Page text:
Where had 50 years gone? Oh that’s right, he’d returned to Australia, and married a safe convenient woman approved by everyone as a “good catch” and had then worked his guts out to buy a home to make sure his marriage remained safe and convenient. Then children had come along and gone. And finally, so had his wife, taking the safe and convenient home with her. He was now standing on the beach at Shek-O a laughing stock to his own logic but he was too old to care anymore. And it was almost dark.
How come 10 minutes had meant so much in his life and 50 years hadn’t? Perhaps it’s one of the cruel jokes God plays on us. Penalizing us for not following our instincts and wasting our lives in safety. Surely He gave us a life to live, not to hide in. Bill had discovered this wisdom all too late and it was in the knowing that the severest pain comes.
He asked some of the bar people overlooking the beach whether they remembered her. But most couldn’t understand him. In the nearby village a wise looking old Chinese medicine man listened patiently to Bill’s story all the while looking intently into his sad eyes. Bill guessed he too couldn’t understand a word and was trying to decipher meaning by other means. When Bill was finished his manic raving, the old Chinese medicine man smiled and nodded his head. Maybe he was used to silly old Western men retracing their bad decisions and too kind to tell the latest lost soul that it was gone. Gone, gone, gone.
Bill walked back to the beach as if it might miraculously manifest her. And there he stood for hours until it was night. He did the same thing the next day and then the next. His skin was burned red by the lack of a sun hat. Or someone caring enough to offer him one. By the third day some locals had gathered to watch this strange man pacing up and down the length of the beach, fully clothed.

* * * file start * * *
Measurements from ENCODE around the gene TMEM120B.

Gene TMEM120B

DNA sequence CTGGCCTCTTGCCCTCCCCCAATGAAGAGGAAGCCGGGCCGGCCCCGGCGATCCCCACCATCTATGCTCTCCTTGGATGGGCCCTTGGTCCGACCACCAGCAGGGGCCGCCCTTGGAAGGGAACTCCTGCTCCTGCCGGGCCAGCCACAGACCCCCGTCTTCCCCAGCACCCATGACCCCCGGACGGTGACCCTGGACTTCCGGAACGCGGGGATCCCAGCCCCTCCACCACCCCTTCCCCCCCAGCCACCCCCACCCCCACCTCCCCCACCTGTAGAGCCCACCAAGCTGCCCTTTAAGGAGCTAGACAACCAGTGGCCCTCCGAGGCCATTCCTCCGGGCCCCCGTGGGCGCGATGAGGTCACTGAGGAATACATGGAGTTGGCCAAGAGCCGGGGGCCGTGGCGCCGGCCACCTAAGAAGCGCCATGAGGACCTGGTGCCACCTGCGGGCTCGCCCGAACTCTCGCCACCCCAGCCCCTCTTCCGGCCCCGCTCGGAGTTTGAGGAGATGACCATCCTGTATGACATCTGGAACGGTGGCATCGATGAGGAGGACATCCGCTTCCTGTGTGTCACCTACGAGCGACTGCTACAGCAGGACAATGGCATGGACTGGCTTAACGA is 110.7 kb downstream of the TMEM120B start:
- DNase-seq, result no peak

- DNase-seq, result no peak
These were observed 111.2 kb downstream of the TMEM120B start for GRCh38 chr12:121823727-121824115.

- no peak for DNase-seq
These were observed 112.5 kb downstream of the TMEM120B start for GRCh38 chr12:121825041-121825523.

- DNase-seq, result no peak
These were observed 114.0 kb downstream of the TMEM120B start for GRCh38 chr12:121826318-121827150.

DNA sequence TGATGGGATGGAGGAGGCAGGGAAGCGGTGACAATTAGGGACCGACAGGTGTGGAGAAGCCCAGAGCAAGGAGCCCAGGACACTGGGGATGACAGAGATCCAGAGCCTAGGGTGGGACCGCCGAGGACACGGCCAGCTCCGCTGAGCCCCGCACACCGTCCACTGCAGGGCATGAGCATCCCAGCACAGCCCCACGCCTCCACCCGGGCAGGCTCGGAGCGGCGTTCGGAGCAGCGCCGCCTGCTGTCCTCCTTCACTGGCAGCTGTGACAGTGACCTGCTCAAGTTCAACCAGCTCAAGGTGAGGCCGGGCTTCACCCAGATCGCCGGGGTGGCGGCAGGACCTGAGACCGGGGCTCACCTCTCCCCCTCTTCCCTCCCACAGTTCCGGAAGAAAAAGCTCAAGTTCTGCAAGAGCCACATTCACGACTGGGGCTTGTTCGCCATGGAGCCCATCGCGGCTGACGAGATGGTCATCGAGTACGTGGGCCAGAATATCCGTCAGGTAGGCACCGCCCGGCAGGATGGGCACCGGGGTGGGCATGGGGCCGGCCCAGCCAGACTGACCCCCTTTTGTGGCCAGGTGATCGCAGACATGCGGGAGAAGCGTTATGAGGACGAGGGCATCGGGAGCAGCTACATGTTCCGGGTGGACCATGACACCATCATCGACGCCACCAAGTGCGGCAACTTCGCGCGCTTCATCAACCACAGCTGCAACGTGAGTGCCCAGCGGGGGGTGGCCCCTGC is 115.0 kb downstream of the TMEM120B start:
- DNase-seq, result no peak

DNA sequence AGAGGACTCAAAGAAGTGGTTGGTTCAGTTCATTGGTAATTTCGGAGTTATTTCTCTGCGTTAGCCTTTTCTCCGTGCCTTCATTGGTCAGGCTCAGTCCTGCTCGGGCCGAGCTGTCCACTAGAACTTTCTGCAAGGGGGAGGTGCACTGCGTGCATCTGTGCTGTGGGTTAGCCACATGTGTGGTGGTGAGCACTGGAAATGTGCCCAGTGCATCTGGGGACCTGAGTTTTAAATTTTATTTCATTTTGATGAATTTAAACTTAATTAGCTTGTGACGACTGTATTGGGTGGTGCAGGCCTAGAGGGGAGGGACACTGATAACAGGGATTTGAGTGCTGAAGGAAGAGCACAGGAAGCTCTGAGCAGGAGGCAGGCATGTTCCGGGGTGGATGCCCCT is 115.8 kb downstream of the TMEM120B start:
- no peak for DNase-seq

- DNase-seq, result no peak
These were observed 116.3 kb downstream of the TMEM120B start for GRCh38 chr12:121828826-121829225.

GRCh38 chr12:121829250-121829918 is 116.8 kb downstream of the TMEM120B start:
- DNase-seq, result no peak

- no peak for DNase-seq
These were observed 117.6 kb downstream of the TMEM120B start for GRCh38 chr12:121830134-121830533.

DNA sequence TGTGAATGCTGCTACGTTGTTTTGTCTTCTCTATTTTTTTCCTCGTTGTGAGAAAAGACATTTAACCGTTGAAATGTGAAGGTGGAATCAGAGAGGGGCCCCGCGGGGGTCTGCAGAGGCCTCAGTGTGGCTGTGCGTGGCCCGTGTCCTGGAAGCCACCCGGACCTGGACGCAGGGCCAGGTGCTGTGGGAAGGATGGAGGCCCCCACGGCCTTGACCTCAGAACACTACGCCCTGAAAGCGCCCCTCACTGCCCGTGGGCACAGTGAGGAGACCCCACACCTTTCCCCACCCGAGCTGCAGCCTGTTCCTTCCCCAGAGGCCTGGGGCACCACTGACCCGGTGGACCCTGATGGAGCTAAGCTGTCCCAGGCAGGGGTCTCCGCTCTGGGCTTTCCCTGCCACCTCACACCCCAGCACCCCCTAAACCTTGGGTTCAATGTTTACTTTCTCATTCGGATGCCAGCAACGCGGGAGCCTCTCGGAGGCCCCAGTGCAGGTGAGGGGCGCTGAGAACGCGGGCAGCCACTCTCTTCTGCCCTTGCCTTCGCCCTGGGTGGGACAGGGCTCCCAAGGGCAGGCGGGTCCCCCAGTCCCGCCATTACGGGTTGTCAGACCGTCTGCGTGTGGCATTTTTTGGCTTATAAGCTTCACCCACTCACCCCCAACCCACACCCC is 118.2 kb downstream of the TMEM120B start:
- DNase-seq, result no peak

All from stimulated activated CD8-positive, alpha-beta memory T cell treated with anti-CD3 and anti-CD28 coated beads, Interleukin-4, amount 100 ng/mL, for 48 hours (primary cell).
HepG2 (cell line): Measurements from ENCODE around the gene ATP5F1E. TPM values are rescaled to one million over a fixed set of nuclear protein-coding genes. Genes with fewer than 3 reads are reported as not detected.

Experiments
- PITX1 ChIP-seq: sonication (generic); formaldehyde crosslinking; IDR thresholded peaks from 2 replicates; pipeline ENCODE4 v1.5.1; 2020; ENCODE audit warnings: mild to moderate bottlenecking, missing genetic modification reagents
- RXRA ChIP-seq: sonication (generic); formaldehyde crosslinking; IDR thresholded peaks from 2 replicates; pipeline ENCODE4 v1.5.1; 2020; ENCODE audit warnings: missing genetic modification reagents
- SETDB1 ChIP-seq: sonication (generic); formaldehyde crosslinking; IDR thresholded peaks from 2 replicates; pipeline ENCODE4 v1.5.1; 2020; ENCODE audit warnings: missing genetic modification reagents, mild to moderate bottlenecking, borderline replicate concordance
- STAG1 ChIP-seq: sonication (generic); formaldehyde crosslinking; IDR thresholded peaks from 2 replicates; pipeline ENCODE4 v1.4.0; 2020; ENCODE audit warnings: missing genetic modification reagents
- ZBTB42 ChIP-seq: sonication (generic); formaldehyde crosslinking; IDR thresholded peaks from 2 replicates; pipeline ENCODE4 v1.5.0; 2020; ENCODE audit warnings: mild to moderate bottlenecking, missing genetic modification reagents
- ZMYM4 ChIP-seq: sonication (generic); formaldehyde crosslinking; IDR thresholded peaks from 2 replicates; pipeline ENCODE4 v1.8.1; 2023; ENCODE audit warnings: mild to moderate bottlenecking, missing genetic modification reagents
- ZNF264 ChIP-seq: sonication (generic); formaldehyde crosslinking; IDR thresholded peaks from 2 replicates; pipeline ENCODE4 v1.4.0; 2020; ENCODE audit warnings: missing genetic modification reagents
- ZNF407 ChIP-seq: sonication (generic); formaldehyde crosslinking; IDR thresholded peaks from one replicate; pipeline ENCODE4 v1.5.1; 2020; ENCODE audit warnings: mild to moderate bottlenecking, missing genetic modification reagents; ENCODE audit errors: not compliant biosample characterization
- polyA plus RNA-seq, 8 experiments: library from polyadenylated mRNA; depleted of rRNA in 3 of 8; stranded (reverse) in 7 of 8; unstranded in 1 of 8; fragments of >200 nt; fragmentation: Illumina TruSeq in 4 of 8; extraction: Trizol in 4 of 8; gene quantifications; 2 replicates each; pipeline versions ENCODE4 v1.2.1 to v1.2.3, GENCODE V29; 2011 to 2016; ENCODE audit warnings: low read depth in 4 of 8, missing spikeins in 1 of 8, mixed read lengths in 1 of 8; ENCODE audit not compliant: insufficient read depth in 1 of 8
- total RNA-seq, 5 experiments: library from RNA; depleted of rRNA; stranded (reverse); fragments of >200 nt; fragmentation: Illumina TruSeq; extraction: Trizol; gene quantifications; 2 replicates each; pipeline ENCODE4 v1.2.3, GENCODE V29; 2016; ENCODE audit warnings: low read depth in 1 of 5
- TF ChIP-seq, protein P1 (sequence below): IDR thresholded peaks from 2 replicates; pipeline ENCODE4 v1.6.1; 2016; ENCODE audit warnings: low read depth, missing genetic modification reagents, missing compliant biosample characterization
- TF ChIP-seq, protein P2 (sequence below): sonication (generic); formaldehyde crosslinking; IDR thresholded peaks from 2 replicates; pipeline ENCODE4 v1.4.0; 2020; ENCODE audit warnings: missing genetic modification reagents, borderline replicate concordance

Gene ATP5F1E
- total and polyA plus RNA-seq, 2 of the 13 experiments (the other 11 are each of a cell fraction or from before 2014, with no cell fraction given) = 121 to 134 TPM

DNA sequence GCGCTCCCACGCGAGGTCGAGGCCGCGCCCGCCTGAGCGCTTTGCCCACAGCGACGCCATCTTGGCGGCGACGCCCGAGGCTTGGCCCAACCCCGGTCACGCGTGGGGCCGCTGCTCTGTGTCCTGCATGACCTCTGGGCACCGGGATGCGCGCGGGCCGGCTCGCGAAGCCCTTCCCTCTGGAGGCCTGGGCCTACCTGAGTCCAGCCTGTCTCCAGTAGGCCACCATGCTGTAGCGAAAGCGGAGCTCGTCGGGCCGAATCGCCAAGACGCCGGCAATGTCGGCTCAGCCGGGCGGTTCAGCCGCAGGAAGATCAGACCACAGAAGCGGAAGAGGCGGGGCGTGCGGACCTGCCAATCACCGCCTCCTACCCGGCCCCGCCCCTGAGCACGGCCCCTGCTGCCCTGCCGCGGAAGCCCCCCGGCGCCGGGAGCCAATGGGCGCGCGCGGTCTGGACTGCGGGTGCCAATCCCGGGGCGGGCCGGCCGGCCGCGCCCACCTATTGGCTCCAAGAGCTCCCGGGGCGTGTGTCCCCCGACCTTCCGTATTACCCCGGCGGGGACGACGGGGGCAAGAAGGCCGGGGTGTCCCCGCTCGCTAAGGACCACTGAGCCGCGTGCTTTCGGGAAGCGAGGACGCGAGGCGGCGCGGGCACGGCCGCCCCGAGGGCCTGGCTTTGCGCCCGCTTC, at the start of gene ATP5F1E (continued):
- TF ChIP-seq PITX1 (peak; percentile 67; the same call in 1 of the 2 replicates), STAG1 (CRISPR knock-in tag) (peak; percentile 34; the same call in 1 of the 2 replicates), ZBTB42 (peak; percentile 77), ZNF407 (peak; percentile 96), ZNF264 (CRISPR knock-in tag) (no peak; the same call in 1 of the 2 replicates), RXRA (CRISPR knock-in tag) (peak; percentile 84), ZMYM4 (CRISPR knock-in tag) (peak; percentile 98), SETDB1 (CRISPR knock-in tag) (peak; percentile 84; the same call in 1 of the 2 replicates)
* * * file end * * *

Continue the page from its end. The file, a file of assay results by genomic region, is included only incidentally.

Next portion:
So many thoughts stampeded through Bill’s mind. The years he’d lived up to those blissful 10 minutes and all the wasted time he’d spent in its shadow. Perhaps God gives us the opportunity for happiness and leaves it to us to recognize its face when we see it. Unfortunately, when we make the wrong decisions we spend the rest of our lives cursing Him, like a spoiled child who didn’t get what they wanted for Christmas.
A curious old local lady spectator to this dilemma asked the Chinese medicine man to explain what was happening. And in his Mandarin tongue he answered, “If you hold onto some dreams too long they damn you to hell.”
The old Chinese lady looked back at that stranger on the beach as if she vaguely understood. She’d once sold sun hats there and had waited for weeks for a boy to return and be her friend. He’d seemed like such a nice person. And was so full of enthusiasm and dreams. But she was wise enough to know that it’d been in another life, or so it seemed.
On the beach, Bill Cassell paced ceaselessly, searching for his youth and driven made by longing. Trapped in the hell of his own making. And ranting at the deserting tide.
(c) Frank Howson 2015